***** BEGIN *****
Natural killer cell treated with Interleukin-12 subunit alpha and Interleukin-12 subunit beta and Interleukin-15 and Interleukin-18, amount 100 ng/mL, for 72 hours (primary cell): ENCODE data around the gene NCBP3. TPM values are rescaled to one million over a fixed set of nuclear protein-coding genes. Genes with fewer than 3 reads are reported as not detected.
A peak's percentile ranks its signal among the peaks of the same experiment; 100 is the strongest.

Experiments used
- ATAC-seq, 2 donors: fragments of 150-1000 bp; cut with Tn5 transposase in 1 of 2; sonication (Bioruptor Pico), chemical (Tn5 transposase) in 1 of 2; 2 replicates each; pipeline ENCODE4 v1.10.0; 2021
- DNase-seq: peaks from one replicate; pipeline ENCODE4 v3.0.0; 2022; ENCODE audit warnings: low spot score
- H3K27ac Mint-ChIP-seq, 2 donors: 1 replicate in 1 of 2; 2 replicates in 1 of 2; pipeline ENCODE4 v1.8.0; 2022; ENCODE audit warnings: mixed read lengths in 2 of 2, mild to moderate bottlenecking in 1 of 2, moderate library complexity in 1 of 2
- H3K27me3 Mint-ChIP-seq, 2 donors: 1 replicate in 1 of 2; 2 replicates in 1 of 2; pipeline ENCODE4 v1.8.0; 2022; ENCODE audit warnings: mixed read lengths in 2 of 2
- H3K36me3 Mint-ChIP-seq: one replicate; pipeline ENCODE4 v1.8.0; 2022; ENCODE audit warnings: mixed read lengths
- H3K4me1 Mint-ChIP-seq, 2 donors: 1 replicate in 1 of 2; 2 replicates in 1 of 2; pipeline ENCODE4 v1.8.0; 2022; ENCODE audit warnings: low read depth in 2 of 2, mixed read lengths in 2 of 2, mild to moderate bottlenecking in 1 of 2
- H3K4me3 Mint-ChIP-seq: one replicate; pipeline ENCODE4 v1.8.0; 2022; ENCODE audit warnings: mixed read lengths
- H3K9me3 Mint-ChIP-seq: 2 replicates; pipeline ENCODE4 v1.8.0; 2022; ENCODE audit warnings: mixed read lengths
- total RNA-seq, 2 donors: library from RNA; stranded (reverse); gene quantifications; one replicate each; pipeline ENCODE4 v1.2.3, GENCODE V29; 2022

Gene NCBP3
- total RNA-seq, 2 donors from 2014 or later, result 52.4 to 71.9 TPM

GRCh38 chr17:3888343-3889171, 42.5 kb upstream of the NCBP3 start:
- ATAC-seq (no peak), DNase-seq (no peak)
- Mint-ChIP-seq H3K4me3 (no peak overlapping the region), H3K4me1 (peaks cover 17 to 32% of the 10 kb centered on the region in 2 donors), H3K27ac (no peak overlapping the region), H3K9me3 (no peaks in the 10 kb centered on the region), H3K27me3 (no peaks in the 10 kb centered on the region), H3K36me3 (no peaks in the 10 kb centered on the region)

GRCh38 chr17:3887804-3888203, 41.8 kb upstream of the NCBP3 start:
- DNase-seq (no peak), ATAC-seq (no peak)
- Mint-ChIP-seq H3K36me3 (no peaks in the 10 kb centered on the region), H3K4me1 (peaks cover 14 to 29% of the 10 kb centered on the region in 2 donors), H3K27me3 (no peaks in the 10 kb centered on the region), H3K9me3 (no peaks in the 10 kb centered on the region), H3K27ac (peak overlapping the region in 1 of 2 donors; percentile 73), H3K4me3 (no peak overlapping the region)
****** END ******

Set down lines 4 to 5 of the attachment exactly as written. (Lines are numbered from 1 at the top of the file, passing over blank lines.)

- ATAC-seq, 2 donors: fragments of 150-1000 bp; cut with Tn5 transposase in 1 of 2; sonication (Bioruptor Pico), chemical (Tn5 transposase) in 1 of 2; 2 replicates each; pipeline ENCODE4 v1.10.0; 2021
- DNase-seq: peaks from one replicate; pipeline ENCODE4 v3.0.0; 2022; ENCODE audit warnings: low spot score